It’s important to remember that you don’t need to reinvent the wheel. If your company is having you work from home, they have likely thought through some of the potential dangers of such an arrangement and provided you with strategies you can implement that will help address your company’s specific security needs.

Things to look for in remote work policy (that you should ask about if they’re left out of the document) include:

  • Guidelines about passwords and other login information
  • Protocols for data sharing
  • Rules and regulations regarding access to specific systems
  • Authentication procedures
  • Resources to help you be more secure
  • Contact information for people who can help you should there be an issue
  • Tips on what is acceptable communication and what is not (to prevent potential cyberbullying issues)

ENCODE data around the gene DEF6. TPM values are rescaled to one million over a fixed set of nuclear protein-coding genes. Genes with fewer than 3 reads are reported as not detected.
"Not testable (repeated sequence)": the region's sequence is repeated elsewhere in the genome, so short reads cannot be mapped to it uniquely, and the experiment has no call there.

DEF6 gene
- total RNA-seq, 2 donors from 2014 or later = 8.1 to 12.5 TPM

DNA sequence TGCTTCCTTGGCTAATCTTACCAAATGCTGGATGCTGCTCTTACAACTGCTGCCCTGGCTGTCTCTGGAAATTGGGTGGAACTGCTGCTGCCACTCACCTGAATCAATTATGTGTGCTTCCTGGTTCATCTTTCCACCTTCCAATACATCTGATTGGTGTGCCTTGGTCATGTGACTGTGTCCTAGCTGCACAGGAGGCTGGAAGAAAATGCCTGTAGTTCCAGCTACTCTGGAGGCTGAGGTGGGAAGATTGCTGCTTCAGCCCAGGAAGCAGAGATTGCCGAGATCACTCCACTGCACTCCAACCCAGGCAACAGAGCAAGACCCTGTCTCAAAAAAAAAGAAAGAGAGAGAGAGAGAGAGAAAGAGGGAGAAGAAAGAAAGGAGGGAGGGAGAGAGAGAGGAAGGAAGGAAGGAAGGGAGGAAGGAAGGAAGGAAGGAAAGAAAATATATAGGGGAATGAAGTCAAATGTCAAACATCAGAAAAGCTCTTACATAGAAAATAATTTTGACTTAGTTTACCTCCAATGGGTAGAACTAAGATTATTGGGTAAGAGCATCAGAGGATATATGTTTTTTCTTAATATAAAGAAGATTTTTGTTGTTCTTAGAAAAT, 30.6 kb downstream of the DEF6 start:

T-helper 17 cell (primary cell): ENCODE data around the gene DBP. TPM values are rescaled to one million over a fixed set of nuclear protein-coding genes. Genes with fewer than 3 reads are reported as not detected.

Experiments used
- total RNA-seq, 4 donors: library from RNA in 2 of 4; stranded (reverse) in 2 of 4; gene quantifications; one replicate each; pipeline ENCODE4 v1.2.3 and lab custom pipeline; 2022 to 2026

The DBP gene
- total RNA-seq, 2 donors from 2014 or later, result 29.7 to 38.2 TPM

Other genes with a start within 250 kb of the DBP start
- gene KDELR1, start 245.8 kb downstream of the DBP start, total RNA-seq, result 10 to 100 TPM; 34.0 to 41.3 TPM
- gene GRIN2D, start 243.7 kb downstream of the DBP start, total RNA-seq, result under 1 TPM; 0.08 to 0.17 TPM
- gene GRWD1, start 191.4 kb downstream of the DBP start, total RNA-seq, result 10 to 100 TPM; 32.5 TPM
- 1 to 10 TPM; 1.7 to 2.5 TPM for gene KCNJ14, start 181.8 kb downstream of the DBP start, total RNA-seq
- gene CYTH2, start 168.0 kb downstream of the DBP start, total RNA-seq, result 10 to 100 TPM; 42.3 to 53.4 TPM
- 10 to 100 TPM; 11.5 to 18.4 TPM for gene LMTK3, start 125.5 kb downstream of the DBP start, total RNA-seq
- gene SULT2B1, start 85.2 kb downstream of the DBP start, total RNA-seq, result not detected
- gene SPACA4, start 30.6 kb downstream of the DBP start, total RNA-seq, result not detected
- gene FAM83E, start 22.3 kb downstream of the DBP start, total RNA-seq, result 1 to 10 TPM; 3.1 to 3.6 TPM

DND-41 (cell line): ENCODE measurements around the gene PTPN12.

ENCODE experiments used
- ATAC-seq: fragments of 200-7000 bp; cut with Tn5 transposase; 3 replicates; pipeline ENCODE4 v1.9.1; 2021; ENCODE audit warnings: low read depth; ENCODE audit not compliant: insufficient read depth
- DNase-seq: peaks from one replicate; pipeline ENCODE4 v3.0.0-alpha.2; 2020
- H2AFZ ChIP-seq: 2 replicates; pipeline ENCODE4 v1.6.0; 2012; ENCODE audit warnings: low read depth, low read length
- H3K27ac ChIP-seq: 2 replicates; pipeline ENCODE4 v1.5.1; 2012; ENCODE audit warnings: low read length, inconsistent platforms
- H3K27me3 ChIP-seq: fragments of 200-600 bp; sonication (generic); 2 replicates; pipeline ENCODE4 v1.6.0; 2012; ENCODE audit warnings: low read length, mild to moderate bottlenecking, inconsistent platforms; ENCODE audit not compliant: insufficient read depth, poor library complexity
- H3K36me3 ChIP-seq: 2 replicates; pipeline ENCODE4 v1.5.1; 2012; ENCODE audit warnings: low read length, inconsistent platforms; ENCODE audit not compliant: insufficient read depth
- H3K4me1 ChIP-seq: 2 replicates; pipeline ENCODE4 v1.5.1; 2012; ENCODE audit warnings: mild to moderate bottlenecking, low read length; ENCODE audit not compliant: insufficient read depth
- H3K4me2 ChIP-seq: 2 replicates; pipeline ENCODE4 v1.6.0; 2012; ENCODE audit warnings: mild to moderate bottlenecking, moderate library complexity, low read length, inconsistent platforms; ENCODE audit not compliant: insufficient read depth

In the event your company doesn’t have such a policy, or you find that it inadequately addresses the issues at hand, then you should reach out to a supervisor or other colleague and initiate the conversation. It’s highly likely you are not the only person with concerns about cybersecurity and working from home. Plus, doing this could save your company a tremendous headache down the road. After all, the majority of cybersecurity issues companies face stem from employee mistakes.

Practice Good Password Habits

A good, strong password is your primary, and often most effective defense against the cybersecurity threats we’ve mentioned. However, many people don’t recognize this and don’t take the time to ensure their passwords can keep them as safe as possible.